When the Cupboard is Bare


America’s latest buzzword is the I-word: Infrastructure.

Of course, too many leaders, legislators and laypersons, alike, fail to think big; to look beyond the roads, bridges, utility poles, sewers etc; and more to the point, fail to factor America’s current supply chain woes into such discussions.

To take the artsy, charitable, euphemistic road, let’s refer to these minimalists as “traditionalists”; not that they’d think big about even maintaining a minimalist tradition, either.

Anyway we look at this, untold decades have passed sans proper upkeep and upgrades to the mechanisms that move commodities from point A to point B.

And, once we factor in pandemic panic buying… well… I’m sure most of us are all too familiar with the end result phenomenon of store shelves / fixtures that… that…

Uh… let’s just say that if you’re in the market to buy dust bunnies, there’s NO shortage of ’em.

Such was the case, yesterday…

ISO a couple loaves of bread, my original intent had been to do a quick in ’n’ out at my local supermarket. That’s when the mere sight of picked over shelves instantly morphed me into a panic buyer.

I mean, those last 2 jars of my fave peanut butter were mine; ditto that re the last 7 cans of tomato sauce, 1 can of coffee and 5 packages of breakfast biscuits (which, btw, had been out-of-stock for 6 long weeks). Hell, I even upped my bread purchase from 2 to 6 loaves (my intent to freeze the surplus).

At that juncture some comfort food was in order and, as you may have already guessed, I wound up snagging the 1 last box of doughnuts.

Bottom line, instead of spending under $10 I wound up forking out over $80.

It was on the drive home, that I got to thinking; what if, in some instances, the cause of the empty store fixtures is not, exclusively, supply chain related?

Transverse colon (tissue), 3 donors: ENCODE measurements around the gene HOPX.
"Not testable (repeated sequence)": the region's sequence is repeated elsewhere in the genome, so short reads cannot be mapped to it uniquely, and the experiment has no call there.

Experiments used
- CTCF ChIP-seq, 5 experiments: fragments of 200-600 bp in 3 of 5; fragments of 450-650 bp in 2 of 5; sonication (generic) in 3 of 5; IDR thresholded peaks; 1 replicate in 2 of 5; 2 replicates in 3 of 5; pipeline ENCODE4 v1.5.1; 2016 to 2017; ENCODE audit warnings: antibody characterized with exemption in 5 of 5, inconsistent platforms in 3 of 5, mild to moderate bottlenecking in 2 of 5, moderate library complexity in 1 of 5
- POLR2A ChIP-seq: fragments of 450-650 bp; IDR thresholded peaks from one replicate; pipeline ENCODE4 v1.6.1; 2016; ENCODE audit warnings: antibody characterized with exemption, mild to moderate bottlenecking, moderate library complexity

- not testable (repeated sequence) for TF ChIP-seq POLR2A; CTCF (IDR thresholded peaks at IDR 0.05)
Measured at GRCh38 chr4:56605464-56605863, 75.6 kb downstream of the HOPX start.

Now, here’s where the issues, not unlike the actual undelivered products, can start to pile up.

  • Labor shortages due to an evolving workforce; one that’s disgruntled with back breaking, gut busting, low paying, laborious drudgery.
  • Unscrupulous CEOs squirreling away surpluses within their warehouses; thereby fabricating the very “shortages” which trigger all too real panic buying.
  • In the short term, these head honcho’s will manage to exploit shoppers ISO viable alternatives; coerce us into settling for less popular brands / substandard products.
  • In the long run, these conman-managers will get to greedily witness the primo merchandise flying off the shelves when they DO eventually get around to the restocking.
  • And, sans any doubt, only doing so AFTER they’ve reprogrammed the check-out barcode scanners to assess values which far exceed each item’s MSRP.

Yep, there’s never any shortage when it comes down to inflation / price gouging.




Stay Publicly / Properly Masked!
Stay Safe at Home!
Stay Healthy!









Fortune Cookie Blog (bootstraps)


The well heeled counsel the poor, “Pull yourself up by your own bootstraps.”
Easier said than done. Average Janes and Joes get kicked in the butt by a
no-win class war; slog thru a battlefield strewn with ubiquitous price gouging,
that no non-living wage, bereft of benefits underemployment can keep up
with; get booted again by the rich-folks-only tax breaks / too big to fail status.






Off in the Land of Milk and Honey

Avarice Adulterated Altruism


My local supermarket chain’s owners, at present, are extending a helping hand to their customers, who are having a tough time making ends meet. At the checkout lanes, their cashiers will be asking people to donate one gallon of milk. Even better, is the owners’ dollar for dollar match… to the tune of $20,000.

While such altruism is always admirable, why is it that this very same store’s prices… nearly item for item… typically range 50 cents to $1 higher when compared to their competition?

Why would anyone… even the wealthy folk…. not be feeling the same as poor little old me? Why would we not all be fleeing out of town, to patronize the more reasonably priced stores? I know I am!

True, such a glaring price disparity might be easier to buy into if… IF… it involved ONLY their gourmet product line… i.e., the type of food / libations that their more affluent customers typically toss into their shopping carts. However… this business’ godforsaken price gouging runs both store wide and yearlong.

The truly altruistic store owner would own up to the fact that poverty is a year round prospect and that fair pricing would go much further towards, ultimately, eliminating this problem.

When any business makes its fortune at the expense of the less fortunate, this is akin to…

Milking the poor people dry.